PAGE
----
Moving back in. It was time to move into my house. I had scheduled movers to unload my 10' x 15' storage unit and move all of my stuff back into my house. It pays to shop around! I probably saved $750 by making a few phone calls. Luckily my tenants left the house in pretty good shape, though it's a financial shock to have to immediately deal with a year's deferred maintenance. . . a new water heater, new filters on everything from the water purifier to the furnace, touch up painting and floors refinishing. My garden was a disaster! Many plants had died and others were monstrously overgrown. I had my work cut out...
The joy of home. Now, that I'm settled, I am immensely enjoying being back in my home. I was never super homesick when I was away, but God it feels good to be back! I love the peace and quiet, and not having to rush to airports and hotels.
I'm back to gardening again. I had fun refurbishing my bird feeders and I hope the hummers soon discover them. One surprise was finding a monarch butterfly emerging from its green chrysalis, which was hanging on a star jasmine vine in my backyard. Flapping its wings slowly to get its circulation going, the monarch would soon take its first flight. The last time I had seen this rite of spring was during my childhood. A few days later I saw another newly emerged monarch, but this one had a deformed wing and was never able to fly. I wondered what the cause was.
Getting in shape. Being on the road for a year is hard on your fitness routine. I had worked out like a mad woman for six months before starting my trip. I wanted to be as fit as possible to increase my endurance.
But once in travel mode, I had no real fitness routine other than schlepping bags, walking some 10 miles a day, and once in while, swimming laps in hotel pools. This level of activity kept me in good enough shape for occasional high intensity activities like sea-kayaking, horseback riding, river-rafting, bicycling, trekking, zip-lining, and snorkeling.
The first week I was back in Santa Cruz, I went back to my gym and signed up with a personal trainer. I've been working out 5 days a week now for more than two months, and I'm just starting to feel fit again.
Cooking. I only gained five pounds on my trip, not bad considering the plethora of different local dishes I sampled and cocktails I downed in 36 countries over the past year. I was surprised by how hard it was to get back into preparing my own food. I had become accustomed to an endless stream of surprisingly good breakfast buffets, restaurant and street food around the world. After a week back home, eating at Dharma's and the Santa Cruz Diner, I realized that I could no longer afford the luxury of routinely eating in restaurants. it was time to re-learn how to cook. Luckily, my friend Sue, a gourmet vegan cook, came down for a few days and worked her magic as I observed and enjoyed. I'm now back to cooking for myself except for the occasional night out.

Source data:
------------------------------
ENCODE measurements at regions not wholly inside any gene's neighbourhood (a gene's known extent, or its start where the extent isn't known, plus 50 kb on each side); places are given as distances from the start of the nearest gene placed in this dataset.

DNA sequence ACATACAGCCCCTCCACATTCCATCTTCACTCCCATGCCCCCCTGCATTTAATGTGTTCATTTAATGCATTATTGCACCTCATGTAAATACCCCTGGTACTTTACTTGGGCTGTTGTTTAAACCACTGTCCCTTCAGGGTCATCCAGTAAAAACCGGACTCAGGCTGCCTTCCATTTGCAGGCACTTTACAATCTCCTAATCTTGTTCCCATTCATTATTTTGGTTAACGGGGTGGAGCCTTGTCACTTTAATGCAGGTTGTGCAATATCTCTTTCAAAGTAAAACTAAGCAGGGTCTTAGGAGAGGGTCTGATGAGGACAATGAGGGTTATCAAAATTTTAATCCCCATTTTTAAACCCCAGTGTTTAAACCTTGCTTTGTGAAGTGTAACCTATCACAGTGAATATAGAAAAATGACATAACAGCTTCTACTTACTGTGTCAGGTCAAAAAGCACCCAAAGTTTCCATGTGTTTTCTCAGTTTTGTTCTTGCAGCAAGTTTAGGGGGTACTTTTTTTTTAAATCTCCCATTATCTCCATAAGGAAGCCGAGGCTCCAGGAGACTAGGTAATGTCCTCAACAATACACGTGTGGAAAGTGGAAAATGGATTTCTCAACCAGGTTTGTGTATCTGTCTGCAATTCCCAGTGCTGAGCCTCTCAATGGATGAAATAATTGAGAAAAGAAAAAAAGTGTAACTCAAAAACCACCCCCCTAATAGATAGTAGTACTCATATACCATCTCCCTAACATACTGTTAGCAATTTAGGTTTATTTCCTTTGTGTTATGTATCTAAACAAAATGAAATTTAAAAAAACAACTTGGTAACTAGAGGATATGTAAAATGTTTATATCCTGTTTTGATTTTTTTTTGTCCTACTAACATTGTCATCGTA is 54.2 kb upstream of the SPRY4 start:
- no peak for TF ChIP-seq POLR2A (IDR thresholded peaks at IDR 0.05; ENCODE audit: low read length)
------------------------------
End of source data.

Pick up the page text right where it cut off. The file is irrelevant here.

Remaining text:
Checking it out. I made sure to have a complete physical when I returned and I was very happy to get a clean bill of health. Luckily, I didn't get sick on my trip, except for a couple of short bouts of intestinal upset. The only time I needed to see a doctor was to get some prescriptions refilled. I did however, have my teeth cleaned and a cavity filled in Thailand at about one quarter of what it would cost here.
Re-connecting. It's been great fun re-connecting with folks back in Santa Cruz, especially taking my favorite hikes in Wilder Ranch, the Pogonip, West Cliff Drive and Big Basin. I'm still catching up in terms of environmental issues in Santa Cruz. I'm impressed with all the work done by the Valley Women's Club in helping to stem the outrageous native tree cutting by PG&E!
New perspectives. My focus now is writing a book about my year-long trip around the world. I look forward to sharing many new perspectives I've gained during my travels. I'll continue to blog about my trip. I find that looking back at the end of the trip helps to make sense out of it all.
Until next time.